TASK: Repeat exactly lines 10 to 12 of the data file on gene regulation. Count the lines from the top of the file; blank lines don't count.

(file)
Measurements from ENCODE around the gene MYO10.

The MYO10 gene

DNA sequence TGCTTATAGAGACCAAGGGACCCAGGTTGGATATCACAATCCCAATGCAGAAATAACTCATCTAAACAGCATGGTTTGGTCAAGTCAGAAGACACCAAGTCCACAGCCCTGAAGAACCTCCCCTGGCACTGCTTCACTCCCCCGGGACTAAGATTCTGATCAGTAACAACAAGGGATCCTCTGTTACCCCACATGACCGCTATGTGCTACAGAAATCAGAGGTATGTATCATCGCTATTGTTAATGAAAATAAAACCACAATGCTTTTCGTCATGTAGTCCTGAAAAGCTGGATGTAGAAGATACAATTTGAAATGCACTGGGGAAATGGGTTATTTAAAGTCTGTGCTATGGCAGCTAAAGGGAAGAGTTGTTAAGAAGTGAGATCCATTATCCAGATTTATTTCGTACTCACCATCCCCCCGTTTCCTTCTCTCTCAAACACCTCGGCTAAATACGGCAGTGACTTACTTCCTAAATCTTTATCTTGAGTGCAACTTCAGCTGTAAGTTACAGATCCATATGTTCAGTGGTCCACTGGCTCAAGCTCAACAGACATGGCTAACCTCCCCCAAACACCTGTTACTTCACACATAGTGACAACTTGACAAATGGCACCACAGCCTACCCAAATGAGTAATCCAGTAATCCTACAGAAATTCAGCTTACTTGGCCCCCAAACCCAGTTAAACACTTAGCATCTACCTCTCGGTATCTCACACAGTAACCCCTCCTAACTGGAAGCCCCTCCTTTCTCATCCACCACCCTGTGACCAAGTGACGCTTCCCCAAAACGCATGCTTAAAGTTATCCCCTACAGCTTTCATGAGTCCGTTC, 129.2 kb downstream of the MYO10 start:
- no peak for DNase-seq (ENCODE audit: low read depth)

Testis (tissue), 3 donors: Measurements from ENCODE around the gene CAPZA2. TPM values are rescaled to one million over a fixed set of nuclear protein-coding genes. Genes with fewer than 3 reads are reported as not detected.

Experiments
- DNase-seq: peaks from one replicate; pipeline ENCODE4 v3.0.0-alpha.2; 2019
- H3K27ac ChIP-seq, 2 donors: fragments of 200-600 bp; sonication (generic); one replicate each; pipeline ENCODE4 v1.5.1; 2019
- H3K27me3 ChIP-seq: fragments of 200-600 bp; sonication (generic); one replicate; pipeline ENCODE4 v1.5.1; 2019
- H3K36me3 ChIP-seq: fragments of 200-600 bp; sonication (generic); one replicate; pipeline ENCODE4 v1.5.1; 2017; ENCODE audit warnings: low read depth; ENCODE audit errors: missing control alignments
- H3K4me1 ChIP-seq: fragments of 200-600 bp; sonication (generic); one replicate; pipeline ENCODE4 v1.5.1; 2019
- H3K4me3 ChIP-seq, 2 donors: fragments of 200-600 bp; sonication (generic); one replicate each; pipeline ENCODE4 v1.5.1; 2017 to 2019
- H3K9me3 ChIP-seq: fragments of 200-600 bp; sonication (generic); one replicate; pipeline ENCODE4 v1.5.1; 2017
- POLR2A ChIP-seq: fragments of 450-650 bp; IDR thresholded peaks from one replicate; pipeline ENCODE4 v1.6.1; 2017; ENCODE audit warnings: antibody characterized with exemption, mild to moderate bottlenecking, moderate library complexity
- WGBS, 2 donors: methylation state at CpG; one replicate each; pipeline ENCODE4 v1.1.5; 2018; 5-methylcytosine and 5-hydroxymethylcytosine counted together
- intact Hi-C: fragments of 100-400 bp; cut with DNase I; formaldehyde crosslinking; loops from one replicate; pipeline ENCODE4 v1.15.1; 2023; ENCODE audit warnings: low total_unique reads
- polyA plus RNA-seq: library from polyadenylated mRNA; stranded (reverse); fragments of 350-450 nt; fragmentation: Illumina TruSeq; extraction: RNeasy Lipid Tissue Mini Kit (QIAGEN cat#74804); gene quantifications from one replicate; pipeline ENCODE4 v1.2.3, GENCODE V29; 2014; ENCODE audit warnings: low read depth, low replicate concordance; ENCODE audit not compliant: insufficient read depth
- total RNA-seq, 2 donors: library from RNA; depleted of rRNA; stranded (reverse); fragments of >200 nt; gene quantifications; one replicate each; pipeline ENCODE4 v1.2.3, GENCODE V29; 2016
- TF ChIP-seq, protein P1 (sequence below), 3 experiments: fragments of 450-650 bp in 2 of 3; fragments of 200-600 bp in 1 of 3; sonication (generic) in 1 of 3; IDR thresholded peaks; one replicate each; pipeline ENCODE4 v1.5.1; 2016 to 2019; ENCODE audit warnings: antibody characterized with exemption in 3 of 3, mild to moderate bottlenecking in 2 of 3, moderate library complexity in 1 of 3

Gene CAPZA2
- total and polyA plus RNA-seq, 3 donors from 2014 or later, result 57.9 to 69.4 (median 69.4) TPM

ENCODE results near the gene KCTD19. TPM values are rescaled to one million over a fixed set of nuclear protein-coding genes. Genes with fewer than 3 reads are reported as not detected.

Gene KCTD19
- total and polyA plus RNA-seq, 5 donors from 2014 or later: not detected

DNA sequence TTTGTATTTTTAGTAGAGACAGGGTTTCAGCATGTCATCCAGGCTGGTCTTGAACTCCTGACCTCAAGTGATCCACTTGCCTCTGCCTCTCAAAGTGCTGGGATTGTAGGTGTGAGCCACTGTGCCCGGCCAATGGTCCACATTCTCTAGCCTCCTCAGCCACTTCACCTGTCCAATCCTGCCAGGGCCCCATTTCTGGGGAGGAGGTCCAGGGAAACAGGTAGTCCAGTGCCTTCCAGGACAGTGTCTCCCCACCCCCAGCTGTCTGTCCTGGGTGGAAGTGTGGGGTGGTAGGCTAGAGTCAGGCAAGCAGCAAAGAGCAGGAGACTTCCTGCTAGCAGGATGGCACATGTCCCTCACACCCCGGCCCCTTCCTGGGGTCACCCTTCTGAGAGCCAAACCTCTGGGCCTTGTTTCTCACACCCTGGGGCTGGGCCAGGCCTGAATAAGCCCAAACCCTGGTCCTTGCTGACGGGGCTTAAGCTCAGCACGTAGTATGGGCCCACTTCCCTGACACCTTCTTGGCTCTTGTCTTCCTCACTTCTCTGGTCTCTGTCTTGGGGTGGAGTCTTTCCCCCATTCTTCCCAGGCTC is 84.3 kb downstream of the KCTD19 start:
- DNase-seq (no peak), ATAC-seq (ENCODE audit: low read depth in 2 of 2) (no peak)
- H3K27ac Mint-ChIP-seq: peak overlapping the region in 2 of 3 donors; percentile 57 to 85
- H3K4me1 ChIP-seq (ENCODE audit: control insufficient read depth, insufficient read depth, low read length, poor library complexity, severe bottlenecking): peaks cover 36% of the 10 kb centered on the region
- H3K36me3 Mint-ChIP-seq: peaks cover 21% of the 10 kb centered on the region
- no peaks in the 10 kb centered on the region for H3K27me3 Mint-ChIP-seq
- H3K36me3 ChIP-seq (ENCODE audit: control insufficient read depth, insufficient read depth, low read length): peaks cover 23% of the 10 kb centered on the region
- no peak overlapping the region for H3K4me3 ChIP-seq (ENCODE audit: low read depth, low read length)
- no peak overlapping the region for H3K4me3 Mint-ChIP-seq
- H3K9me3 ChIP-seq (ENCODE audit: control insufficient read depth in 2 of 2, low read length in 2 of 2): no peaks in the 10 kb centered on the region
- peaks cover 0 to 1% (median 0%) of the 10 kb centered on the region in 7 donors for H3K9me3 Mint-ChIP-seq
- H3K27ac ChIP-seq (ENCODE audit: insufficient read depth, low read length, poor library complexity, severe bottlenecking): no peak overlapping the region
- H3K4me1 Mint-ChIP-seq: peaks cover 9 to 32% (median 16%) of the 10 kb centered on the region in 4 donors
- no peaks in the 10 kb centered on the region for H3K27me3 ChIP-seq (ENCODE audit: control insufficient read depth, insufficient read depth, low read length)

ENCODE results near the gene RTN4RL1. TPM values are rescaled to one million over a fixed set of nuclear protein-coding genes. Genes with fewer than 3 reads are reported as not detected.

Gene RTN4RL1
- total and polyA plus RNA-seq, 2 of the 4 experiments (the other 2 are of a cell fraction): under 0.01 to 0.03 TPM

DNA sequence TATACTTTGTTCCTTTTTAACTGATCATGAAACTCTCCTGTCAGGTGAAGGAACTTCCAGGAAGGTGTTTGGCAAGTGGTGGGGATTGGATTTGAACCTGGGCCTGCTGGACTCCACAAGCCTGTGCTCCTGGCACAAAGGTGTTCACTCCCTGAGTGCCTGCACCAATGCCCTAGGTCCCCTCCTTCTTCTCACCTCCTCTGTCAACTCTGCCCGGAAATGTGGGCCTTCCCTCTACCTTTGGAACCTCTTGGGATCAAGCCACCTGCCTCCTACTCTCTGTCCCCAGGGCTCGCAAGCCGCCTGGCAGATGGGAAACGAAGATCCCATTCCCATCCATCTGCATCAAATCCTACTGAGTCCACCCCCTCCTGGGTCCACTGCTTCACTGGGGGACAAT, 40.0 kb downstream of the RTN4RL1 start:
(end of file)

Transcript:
- H3K36me3 ChIP-seq: fragments of 200-600 bp; sonication (generic); one replicate; pipeline ENCODE4 v1.5.1; 2017; ENCODE audit warnings: low read depth; ENCODE audit errors: missing control alignments
- H3K4me1 ChIP-seq: fragments of 200-600 bp; sonication (generic); one replicate; pipeline ENCODE4 v1.5.1; 2019
- H3K4me3 ChIP-seq, 2 donors: fragments of 200-600 bp; sonication (generic); one replicate each; pipeline ENCODE4 v1.5.1; 2017 to 2019